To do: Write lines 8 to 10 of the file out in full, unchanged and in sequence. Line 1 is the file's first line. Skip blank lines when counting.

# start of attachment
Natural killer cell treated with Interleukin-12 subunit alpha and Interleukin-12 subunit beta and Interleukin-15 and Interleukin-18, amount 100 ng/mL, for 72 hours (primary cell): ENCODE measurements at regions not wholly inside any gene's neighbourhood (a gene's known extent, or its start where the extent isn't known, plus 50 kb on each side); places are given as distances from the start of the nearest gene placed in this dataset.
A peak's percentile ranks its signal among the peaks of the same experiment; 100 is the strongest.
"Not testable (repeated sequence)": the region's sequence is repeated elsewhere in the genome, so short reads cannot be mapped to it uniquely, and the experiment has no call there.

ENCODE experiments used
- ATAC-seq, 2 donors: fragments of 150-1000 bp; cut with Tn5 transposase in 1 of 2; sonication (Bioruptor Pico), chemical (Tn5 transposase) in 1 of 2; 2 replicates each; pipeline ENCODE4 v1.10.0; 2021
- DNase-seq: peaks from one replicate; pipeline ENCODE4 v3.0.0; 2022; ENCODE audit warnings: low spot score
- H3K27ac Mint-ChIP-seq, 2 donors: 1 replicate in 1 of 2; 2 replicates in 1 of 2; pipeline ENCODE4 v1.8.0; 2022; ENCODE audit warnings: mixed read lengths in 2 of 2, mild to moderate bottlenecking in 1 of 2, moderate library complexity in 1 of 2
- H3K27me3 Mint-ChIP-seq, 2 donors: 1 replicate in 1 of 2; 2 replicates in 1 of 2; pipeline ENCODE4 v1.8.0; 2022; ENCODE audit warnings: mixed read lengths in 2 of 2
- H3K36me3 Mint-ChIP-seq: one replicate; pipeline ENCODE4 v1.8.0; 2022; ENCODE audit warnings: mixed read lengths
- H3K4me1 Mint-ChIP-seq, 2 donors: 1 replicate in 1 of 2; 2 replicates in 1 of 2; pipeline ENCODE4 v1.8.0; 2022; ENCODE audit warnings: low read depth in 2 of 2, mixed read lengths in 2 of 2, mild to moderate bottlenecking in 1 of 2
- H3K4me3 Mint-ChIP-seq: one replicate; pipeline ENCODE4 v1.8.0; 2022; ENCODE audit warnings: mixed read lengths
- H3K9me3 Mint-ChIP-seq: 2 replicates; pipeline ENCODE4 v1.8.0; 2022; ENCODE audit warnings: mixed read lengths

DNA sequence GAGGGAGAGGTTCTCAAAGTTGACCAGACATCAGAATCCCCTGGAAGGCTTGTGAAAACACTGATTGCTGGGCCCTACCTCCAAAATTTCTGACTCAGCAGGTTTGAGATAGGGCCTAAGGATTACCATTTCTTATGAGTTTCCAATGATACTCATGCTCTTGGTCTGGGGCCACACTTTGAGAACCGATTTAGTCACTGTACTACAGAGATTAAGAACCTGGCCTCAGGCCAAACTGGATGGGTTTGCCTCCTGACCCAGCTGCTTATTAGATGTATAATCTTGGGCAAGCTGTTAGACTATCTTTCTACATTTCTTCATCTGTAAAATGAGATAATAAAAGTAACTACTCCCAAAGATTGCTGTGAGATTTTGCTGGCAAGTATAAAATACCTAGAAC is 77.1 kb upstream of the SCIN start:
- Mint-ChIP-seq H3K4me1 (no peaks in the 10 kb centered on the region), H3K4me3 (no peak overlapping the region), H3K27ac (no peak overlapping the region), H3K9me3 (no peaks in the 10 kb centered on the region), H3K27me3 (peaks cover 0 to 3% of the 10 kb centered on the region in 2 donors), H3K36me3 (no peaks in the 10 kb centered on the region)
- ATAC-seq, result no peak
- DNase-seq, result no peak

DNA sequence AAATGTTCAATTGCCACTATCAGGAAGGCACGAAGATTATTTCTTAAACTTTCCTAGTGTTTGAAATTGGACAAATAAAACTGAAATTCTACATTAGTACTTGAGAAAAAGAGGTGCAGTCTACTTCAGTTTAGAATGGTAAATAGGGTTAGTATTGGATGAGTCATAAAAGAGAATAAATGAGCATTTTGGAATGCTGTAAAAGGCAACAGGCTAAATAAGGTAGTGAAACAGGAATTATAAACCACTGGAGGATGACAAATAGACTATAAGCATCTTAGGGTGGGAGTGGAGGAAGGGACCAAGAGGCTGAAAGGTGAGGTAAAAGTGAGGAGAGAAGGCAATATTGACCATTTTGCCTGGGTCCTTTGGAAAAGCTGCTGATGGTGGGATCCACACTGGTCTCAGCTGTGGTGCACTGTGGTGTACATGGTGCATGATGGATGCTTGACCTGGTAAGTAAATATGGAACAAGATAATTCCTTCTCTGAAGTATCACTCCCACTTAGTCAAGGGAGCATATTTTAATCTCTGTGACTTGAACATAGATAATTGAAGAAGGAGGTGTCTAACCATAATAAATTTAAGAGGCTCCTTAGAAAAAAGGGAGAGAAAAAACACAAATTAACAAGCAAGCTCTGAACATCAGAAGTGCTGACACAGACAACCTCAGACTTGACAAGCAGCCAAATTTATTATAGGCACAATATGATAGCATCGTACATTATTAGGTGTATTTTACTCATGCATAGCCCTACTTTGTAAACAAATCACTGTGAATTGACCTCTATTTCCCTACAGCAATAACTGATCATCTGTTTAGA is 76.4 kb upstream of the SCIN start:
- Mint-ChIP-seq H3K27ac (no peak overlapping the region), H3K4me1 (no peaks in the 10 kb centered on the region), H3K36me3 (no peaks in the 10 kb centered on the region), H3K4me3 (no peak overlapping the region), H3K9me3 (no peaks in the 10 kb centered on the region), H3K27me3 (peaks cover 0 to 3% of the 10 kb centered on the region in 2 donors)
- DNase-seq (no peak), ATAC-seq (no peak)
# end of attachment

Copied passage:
- H3K27me3 Mint-ChIP-seq, 2 donors: 1 replicate in 1 of 2; 2 replicates in 1 of 2; pipeline ENCODE4 v1.8.0; 2022; ENCODE audit warnings: mixed read lengths in 2 of 2
- H3K36me3 Mint-ChIP-seq: one replicate; pipeline ENCODE4 v1.8.0; 2022; ENCODE audit warnings: mixed read lengths
- H3K4me1 Mint-ChIP-seq, 2 donors: 1 replicate in 1 of 2; 2 replicates in 1 of 2; pipeline ENCODE4 v1.8.0; 2022; ENCODE audit warnings: low read depth in 2 of 2, mixed read lengths in 2 of 2, mild to moderate bottlenecking in 1 of 2